The questions Ninoy Aquino raised must be answered again: Is the Filipino worth dying for? Is the Philippines hopeless. Read this novel.

Senator Joker Arroyo

Roger P. Olivares ingeniously succeeds in provoking us to realize that nothing truly changes in the lives of our society’s underclass, whether under foreign rule or Filipino. You are up if you are up. You are down if you are down. Rizal’s angst in his novel, “Noli Me Tangere,” resonates in Olivares’ “Noli” a century hence.

This is an excellent companion piece of the Rizal’s original, a must and easy read for all.”

Father James B. Reuter, SJ

Like Jose Rizal, Roger Olivares is a Filipino who has lived for some time outside of his own country. He has not grown numb with the long, slow, deadening effect of prolonged poverty. He has not been blinded by the greed and lust for power which has corrupted so many of our local Filipino leaders.

Like Rizal, he now looks upon his people with anguish, aghast at their suffering, their hardships, their misery. He is writing about his own land, his own people, whom he loves. For those who do not know the orient, it is a blessing to see the Philippines, through the eyes of a Filipino. And for the Filipinos, rich and poor, it is a blessing to see themselves through the mind and heart of a passionate, idealistic, Filipino dreamer.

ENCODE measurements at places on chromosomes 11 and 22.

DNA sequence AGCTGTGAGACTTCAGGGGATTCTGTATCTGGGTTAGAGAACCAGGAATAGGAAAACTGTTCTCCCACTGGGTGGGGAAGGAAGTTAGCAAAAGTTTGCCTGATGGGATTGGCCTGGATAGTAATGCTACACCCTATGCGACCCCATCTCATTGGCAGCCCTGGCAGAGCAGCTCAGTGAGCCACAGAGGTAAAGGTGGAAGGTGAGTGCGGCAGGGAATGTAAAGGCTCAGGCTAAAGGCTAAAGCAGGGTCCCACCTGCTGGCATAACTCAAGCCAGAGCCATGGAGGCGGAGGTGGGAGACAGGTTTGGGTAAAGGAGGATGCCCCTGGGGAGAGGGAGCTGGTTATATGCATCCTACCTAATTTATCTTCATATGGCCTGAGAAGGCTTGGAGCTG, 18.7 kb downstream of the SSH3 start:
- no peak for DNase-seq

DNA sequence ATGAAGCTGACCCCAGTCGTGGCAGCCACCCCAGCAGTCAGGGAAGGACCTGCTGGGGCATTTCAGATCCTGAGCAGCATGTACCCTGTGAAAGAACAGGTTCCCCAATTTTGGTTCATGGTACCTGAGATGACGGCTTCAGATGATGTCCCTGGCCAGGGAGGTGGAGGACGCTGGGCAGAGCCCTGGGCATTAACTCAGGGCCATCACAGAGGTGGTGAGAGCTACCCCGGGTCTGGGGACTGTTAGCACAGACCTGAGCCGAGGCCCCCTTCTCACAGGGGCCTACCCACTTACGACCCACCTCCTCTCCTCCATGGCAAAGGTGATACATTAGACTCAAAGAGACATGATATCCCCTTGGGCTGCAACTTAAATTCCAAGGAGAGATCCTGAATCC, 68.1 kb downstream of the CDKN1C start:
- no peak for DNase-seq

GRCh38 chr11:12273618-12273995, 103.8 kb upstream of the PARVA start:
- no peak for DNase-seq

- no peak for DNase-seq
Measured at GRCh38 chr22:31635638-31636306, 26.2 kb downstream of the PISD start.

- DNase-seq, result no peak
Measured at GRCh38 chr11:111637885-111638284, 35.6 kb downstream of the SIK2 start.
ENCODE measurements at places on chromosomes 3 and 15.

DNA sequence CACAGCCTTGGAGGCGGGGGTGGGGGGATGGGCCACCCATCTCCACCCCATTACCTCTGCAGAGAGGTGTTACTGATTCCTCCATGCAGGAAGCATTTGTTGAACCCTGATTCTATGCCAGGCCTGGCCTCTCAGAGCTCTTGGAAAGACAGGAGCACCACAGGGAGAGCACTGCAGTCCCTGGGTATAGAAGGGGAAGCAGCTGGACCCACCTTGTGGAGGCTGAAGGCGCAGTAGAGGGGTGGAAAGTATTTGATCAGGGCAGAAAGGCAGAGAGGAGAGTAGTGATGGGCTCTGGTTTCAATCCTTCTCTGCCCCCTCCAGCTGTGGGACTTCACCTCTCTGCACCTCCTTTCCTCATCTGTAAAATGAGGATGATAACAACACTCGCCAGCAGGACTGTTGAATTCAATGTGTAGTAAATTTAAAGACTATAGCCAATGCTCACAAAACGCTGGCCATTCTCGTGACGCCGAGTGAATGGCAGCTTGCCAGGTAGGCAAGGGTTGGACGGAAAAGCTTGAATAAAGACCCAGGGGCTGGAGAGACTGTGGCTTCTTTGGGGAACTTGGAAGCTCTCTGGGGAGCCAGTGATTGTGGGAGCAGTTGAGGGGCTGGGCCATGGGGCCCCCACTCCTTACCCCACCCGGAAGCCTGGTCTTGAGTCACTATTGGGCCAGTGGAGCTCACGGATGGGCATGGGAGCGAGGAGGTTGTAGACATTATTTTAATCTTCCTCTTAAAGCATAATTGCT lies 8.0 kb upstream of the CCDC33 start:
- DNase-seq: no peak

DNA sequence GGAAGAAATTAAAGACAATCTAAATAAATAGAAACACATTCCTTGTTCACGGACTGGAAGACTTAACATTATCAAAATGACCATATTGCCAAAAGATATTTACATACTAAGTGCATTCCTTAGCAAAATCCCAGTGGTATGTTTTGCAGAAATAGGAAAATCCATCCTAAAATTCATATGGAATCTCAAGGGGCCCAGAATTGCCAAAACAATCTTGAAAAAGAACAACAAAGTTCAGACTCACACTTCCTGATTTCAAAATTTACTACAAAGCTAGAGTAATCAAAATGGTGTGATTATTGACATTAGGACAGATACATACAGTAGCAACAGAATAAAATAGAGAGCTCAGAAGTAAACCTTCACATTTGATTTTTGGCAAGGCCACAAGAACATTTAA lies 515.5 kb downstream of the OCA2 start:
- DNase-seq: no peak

In this book,Roger Olivares is Don Quijote, drawing his sword against the windmill. He is the Man of La Mancha, trying to bring the fallen woman back to the dignity and beauty and joy of living. Like Jose Rizal, he is trying to transform his own nation, to bring it back to what it really should be – one of the loveliest and happiest lands in all this world.

Senator Sonny Alvarez

Roger P. Olivares tries to do with today’s readers what our national hero, Jose P. Rizal, tried to do with his generation. It is a patriot's initiative through the pen. Olivares shocks us into recognizing the cancers that now plague our modern society -- corruption, drugs, prostitution, violence against women, lack of love of the country, among others.

Taking off from some of Rizal's fictional characters, Olivares paints a portrait--as Rizal did--of real people doing real things. Although he follows Rizal's style of offering ideas through the speeches of characters, Olivares uses a modern genre -- the cops and robbers story. The cops and the robbers, however, belong to the same family -- and that is how the tragic plot thickens.